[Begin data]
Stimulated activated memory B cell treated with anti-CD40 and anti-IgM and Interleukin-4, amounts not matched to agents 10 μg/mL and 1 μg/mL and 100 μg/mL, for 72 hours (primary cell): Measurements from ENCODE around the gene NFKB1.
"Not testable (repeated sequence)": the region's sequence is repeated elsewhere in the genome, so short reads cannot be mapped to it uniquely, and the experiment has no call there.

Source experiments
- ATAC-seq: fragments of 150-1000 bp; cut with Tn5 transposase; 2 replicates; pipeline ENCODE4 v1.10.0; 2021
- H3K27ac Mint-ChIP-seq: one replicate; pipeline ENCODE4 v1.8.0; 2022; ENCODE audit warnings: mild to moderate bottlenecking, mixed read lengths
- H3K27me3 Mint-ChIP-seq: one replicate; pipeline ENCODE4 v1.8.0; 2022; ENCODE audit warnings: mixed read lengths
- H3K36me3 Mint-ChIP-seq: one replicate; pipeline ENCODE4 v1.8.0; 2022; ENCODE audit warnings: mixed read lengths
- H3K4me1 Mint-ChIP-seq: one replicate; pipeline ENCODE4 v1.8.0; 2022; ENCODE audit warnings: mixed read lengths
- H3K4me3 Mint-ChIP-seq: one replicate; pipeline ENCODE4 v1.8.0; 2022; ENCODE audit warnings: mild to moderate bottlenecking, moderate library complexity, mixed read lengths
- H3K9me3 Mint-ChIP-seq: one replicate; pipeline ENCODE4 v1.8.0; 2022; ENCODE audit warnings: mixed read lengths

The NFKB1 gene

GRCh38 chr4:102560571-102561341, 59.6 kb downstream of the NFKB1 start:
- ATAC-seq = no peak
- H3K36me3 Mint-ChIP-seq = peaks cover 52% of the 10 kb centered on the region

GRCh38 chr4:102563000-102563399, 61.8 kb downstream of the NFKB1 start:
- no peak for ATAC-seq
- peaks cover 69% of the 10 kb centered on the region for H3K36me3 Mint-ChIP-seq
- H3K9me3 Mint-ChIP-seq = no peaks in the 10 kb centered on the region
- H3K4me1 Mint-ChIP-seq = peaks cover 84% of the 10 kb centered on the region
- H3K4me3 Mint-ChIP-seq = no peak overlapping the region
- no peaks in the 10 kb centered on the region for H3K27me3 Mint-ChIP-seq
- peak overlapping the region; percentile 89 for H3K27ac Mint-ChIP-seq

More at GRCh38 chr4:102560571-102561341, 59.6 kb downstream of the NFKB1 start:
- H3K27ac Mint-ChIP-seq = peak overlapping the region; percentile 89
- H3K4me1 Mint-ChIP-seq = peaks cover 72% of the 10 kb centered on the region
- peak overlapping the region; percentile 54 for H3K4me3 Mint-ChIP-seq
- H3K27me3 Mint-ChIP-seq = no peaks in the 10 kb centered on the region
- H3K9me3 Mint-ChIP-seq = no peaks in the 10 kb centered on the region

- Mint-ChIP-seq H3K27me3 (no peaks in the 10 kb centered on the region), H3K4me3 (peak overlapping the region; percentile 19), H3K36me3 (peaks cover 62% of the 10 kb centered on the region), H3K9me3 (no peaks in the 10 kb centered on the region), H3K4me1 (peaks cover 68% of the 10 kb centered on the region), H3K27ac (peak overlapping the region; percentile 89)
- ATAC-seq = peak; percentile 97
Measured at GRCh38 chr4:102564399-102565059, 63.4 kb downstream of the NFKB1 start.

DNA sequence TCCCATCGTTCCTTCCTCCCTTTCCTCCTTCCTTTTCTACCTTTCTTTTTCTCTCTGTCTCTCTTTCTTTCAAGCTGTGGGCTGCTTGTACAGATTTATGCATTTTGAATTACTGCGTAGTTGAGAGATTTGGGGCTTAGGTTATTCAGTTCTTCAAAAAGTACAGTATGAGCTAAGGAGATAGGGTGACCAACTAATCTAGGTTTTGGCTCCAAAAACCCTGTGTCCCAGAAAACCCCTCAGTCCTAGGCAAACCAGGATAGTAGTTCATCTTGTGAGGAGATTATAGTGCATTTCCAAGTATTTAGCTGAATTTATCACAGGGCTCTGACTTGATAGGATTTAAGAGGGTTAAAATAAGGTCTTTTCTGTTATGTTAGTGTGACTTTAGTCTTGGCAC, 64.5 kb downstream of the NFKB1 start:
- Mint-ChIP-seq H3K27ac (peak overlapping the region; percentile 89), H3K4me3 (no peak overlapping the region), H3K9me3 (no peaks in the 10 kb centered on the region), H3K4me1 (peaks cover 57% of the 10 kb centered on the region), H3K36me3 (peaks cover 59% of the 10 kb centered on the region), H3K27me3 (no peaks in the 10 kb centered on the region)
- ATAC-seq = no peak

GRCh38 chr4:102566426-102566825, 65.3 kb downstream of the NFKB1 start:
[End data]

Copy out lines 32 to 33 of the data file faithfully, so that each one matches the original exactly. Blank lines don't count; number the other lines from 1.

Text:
DNA sequence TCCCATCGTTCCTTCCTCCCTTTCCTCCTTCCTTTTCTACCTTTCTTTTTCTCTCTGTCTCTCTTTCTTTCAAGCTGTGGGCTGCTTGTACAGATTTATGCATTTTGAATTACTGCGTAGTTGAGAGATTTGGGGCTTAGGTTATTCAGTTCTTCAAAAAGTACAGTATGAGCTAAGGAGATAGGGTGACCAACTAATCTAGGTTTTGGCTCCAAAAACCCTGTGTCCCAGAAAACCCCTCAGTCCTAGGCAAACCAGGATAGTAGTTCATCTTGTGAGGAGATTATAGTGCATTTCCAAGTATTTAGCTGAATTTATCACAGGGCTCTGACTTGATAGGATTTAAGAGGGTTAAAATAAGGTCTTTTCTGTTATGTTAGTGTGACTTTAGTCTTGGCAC, 64.5 kb downstream of the NFKB1 start:
- Mint-ChIP-seq H3K27ac (peak overlapping the region; percentile 89), H3K4me3 (no peak overlapping the region), H3K9me3 (no peaks in the 10 kb centered on the region), H3K4me1 (peaks cover 57% of the 10 kb centered on the region), H3K36me3 (peaks cover 59% of the 10 kb centered on the region), H3K27me3 (no peaks in the 10 kb centered on the region)